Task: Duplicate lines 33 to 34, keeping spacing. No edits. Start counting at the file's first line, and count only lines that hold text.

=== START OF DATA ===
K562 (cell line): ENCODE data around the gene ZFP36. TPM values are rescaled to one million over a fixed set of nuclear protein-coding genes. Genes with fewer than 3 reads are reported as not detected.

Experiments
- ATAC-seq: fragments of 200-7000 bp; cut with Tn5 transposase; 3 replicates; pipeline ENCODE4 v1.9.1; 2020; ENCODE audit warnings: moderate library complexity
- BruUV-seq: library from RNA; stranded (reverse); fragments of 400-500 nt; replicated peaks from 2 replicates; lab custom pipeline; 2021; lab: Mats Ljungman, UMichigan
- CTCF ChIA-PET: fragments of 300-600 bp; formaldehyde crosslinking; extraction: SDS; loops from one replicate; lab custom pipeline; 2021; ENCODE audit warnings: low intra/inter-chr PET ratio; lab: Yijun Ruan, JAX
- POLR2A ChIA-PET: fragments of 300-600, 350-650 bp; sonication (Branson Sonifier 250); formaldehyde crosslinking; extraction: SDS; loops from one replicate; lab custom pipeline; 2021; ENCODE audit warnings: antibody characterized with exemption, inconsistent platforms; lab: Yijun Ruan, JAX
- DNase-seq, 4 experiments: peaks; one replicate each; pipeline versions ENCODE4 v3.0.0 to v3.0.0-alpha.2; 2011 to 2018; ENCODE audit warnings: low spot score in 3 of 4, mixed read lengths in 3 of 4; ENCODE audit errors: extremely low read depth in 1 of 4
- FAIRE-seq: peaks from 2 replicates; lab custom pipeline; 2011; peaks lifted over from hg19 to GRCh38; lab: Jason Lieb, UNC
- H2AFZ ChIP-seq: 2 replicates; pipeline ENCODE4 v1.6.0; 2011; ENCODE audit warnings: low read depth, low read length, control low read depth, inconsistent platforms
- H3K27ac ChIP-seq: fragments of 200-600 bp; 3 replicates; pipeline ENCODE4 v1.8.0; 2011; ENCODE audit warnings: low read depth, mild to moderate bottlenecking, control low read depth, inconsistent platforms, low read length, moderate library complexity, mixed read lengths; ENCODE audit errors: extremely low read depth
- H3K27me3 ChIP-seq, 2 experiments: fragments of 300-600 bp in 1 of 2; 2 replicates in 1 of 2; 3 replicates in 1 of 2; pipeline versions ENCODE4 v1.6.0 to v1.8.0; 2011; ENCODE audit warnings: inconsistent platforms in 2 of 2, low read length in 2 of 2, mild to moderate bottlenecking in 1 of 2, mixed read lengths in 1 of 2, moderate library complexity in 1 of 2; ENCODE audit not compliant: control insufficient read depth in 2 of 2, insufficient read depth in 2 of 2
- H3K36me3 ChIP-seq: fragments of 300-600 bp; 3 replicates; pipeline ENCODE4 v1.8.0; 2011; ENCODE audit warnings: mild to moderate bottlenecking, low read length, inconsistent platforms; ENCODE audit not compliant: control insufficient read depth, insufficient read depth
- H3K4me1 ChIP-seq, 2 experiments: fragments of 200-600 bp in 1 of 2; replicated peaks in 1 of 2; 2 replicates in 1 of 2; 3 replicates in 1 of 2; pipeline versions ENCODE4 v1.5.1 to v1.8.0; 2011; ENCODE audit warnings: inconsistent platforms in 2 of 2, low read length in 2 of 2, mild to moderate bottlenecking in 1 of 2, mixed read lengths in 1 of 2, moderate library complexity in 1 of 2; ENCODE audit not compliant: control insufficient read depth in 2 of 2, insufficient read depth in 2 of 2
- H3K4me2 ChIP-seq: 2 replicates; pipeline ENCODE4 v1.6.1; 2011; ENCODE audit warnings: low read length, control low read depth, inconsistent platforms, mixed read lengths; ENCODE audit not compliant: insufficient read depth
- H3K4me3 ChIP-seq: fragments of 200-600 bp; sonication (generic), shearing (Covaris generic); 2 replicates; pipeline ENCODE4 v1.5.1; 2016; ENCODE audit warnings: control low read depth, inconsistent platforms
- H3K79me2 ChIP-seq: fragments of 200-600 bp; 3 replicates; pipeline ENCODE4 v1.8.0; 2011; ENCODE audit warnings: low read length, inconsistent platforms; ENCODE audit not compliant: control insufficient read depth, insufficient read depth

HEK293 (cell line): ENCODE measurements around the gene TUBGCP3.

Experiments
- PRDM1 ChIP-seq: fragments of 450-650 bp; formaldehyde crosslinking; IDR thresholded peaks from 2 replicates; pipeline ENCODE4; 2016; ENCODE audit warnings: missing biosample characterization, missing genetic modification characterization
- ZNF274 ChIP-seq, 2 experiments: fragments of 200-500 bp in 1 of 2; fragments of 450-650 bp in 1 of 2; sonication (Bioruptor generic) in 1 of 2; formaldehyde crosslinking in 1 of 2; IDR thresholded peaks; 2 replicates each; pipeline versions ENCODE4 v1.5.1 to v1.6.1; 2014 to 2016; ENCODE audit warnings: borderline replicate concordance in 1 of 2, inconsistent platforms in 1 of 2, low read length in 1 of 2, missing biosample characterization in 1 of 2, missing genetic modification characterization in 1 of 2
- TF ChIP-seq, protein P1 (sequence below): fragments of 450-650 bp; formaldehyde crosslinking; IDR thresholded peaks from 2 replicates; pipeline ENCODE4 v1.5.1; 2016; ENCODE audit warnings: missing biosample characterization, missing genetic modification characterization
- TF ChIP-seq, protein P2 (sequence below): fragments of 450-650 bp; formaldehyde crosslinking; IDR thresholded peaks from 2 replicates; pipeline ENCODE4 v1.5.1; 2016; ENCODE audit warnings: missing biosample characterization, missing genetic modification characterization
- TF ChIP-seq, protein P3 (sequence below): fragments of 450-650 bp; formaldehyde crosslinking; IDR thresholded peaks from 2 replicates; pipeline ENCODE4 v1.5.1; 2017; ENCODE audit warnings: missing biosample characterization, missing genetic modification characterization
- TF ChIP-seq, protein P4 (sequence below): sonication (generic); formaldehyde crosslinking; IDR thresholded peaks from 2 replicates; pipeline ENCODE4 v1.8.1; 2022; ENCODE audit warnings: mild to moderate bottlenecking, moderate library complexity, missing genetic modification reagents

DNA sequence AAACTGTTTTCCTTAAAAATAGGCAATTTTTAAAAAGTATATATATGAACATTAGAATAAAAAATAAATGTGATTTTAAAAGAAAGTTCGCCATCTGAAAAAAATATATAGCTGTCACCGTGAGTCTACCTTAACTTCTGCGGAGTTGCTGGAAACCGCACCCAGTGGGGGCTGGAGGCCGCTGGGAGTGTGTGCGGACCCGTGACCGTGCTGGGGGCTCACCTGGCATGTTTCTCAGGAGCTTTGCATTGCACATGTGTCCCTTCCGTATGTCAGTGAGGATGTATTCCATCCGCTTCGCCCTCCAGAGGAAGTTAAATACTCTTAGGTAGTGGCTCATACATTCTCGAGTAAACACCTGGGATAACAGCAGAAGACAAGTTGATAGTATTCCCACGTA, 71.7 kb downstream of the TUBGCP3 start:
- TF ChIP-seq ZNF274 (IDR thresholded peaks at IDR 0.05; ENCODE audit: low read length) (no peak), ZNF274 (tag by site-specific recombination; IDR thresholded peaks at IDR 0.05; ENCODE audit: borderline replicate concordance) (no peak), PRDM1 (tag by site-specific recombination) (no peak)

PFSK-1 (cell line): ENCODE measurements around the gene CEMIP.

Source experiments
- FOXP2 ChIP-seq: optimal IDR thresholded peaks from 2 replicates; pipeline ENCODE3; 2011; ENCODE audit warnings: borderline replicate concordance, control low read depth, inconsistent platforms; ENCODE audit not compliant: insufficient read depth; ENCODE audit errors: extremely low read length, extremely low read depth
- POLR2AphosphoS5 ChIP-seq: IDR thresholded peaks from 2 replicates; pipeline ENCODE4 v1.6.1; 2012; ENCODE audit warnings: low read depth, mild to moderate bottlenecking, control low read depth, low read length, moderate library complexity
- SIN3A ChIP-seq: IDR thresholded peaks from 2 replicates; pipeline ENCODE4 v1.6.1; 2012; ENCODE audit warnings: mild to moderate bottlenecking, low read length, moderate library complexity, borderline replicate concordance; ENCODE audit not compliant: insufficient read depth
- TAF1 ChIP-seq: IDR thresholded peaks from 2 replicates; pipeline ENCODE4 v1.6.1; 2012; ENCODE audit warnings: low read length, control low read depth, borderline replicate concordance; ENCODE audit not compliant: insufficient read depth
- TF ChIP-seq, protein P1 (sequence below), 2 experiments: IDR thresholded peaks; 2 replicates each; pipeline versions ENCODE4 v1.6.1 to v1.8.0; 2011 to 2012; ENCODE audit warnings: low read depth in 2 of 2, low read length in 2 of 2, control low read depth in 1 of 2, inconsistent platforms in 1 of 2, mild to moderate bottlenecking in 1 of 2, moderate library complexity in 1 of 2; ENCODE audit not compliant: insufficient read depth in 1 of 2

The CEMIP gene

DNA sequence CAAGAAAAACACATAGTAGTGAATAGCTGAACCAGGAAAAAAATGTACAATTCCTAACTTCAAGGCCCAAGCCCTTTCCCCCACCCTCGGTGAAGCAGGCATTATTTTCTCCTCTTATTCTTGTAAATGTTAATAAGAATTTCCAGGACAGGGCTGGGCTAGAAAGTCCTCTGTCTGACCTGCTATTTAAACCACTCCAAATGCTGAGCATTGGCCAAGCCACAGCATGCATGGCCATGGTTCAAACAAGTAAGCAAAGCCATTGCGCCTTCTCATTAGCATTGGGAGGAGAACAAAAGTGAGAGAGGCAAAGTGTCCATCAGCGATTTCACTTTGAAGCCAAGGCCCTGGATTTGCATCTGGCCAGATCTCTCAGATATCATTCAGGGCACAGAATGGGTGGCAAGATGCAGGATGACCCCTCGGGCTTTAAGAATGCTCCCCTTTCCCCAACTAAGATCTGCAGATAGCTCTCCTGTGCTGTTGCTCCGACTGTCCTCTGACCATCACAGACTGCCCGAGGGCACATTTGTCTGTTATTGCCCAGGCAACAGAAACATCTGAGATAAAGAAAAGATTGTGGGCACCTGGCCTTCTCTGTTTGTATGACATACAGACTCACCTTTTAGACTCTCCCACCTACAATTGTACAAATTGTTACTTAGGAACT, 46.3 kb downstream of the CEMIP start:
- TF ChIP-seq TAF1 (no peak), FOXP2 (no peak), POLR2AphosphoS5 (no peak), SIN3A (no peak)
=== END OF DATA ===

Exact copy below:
- TF ChIP-seq, protein P1 (sequence below), 2 experiments: IDR thresholded peaks; 2 replicates each; pipeline versions ENCODE4 v1.6.1 to v1.8.0; 2011 to 2012; ENCODE audit warnings: low read depth in 2 of 2, low read length in 2 of 2, control low read depth in 1 of 2, inconsistent platforms in 1 of 2, mild to moderate bottlenecking in 1 of 2, moderate library complexity in 1 of 2; ENCODE audit not compliant: insufficient read depth in 1 of 2

The CEMIP gene